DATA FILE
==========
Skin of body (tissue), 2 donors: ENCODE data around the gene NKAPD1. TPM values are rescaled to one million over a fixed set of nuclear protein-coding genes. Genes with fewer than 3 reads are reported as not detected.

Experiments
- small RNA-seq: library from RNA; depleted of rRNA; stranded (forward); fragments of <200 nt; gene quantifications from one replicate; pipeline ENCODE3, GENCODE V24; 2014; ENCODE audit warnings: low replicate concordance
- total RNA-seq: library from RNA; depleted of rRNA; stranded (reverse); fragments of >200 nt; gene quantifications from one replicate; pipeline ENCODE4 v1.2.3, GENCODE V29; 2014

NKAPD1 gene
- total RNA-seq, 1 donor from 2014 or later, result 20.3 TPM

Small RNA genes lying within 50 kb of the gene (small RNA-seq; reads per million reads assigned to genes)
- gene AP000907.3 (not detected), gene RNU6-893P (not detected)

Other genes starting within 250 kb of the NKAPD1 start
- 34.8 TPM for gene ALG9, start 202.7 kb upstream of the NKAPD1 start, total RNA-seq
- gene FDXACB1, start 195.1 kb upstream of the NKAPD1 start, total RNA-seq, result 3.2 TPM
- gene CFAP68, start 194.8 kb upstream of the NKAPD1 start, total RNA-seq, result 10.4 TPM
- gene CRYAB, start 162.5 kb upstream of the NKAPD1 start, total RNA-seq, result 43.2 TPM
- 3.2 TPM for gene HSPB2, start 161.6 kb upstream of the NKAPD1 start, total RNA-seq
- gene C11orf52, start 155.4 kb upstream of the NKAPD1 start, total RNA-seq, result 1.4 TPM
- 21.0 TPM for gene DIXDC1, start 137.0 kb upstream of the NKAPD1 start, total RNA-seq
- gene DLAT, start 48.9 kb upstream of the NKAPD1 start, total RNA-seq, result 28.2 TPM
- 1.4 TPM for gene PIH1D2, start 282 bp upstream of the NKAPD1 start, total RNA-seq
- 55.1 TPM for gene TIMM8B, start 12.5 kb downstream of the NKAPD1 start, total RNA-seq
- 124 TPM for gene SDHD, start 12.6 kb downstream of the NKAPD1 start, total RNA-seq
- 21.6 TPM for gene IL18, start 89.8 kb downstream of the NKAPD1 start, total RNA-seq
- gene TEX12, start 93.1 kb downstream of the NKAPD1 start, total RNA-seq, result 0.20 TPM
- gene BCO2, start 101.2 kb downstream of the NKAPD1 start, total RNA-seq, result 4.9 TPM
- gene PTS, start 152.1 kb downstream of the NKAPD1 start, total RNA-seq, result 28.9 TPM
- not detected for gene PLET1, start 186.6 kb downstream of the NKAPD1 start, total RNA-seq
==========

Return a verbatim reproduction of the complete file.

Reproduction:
Skin of body (tissue), 2 donors: ENCODE data around the gene NKAPD1. TPM values are rescaled to one million over a fixed set of nuclear protein-coding genes. Genes with fewer than 3 reads are reported as not detected.

Experiments
- small RNA-seq: library from RNA; depleted of rRNA; stranded (forward); fragments of <200 nt; gene quantifications from one replicate; pipeline ENCODE3, GENCODE V24; 2014; ENCODE audit warnings: low replicate concordance
- total RNA-seq: library from RNA; depleted of rRNA; stranded (reverse); fragments of >200 nt; gene quantifications from one replicate; pipeline ENCODE4 v1.2.3, GENCODE V29; 2014

NKAPD1 gene
- total RNA-seq, 1 donor from 2014 or later, result 20.3 TPM

Small RNA genes lying within 50 kb of the gene (small RNA-seq; reads per million reads assigned to genes)
- gene AP000907.3 (not detected), gene RNU6-893P (not detected)

Other genes starting within 250 kb of the NKAPD1 start
- 34.8 TPM for gene ALG9, start 202.7 kb upstream of the NKAPD1 start, total RNA-seq
- gene FDXACB1, start 195.1 kb upstream of the NKAPD1 start, total RNA-seq, result 3.2 TPM
- gene CFAP68, start 194.8 kb upstream of the NKAPD1 start, total RNA-seq, result 10.4 TPM
- gene CRYAB, start 162.5 kb upstream of the NKAPD1 start, total RNA-seq, result 43.2 TPM
- 3.2 TPM for gene HSPB2, start 161.6 kb upstream of the NKAPD1 start, total RNA-seq
- gene C11orf52, start 155.4 kb upstream of the NKAPD1 start, total RNA-seq, result 1.4 TPM
- 21.0 TPM for gene DIXDC1, start 137.0 kb upstream of the NKAPD1 start, total RNA-seq
- gene DLAT, start 48.9 kb upstream of the NKAPD1 start, total RNA-seq, result 28.2 TPM
- 1.4 TPM for gene PIH1D2, start 282 bp upstream of the NKAPD1 start, total RNA-seq
- 55.1 TPM for gene TIMM8B, start 12.5 kb downstream of the NKAPD1 start, total RNA-seq
- 124 TPM for gene SDHD, start 12.6 kb downstream of the NKAPD1 start, total RNA-seq
- 21.6 TPM for gene IL18, start 89.8 kb downstream of the NKAPD1 start, total RNA-seq
- gene TEX12, start 93.1 kb downstream of the NKAPD1 start, total RNA-seq, result 0.20 TPM
- gene BCO2, start 101.2 kb downstream of the NKAPD1 start, total RNA-seq, result 4.9 TPM
- gene PTS, start 152.1 kb downstream of the NKAPD1 start, total RNA-seq, result 28.9 TPM
- not detected for gene PLET1, start 186.6 kb downstream of the NKAPD1 start, total RNA-seq